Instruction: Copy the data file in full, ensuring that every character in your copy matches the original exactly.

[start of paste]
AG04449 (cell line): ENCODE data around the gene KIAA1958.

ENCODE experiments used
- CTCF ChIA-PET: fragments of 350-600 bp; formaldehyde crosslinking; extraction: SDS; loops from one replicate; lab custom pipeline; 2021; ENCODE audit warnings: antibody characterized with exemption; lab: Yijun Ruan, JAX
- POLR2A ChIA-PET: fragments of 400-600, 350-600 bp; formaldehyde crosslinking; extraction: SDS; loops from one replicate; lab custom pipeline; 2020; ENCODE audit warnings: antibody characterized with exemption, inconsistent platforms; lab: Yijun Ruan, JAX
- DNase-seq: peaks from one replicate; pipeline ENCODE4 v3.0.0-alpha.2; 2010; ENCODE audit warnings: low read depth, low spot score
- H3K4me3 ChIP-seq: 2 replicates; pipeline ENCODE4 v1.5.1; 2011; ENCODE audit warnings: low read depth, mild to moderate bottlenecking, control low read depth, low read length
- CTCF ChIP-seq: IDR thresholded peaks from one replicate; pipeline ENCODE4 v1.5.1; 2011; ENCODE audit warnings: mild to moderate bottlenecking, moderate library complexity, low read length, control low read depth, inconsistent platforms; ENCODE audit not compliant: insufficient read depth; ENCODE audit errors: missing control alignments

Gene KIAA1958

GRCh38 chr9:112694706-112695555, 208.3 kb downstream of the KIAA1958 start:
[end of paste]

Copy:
AG04449 (cell line): ENCODE data around the gene KIAA1958.

ENCODE experiments used
- CTCF ChIA-PET: fragments of 350-600 bp; formaldehyde crosslinking; extraction: SDS; loops from one replicate; lab custom pipeline; 2021; ENCODE audit warnings: antibody characterized with exemption; lab: Yijun Ruan, JAX
- POLR2A ChIA-PET: fragments of 400-600, 350-600 bp; formaldehyde crosslinking; extraction: SDS; loops from one replicate; lab custom pipeline; 2020; ENCODE audit warnings: antibody characterized with exemption, inconsistent platforms; lab: Yijun Ruan, JAX
- DNase-seq: peaks from one replicate; pipeline ENCODE4 v3.0.0-alpha.2; 2010; ENCODE audit warnings: low read depth, low spot score
- H3K4me3 ChIP-seq: 2 replicates; pipeline ENCODE4 v1.5.1; 2011; ENCODE audit warnings: low read depth, mild to moderate bottlenecking, control low read depth, low read length
- CTCF ChIP-seq: IDR thresholded peaks from one replicate; pipeline ENCODE4 v1.5.1; 2011; ENCODE audit warnings: mild to moderate bottlenecking, moderate library complexity, low read length, control low read depth, inconsistent platforms; ENCODE audit not compliant: insufficient read depth; ENCODE audit errors: missing control alignments

Gene KIAA1958

GRCh38 chr9:112694706-112695555, 208.3 kb downstream of the KIAA1958 start: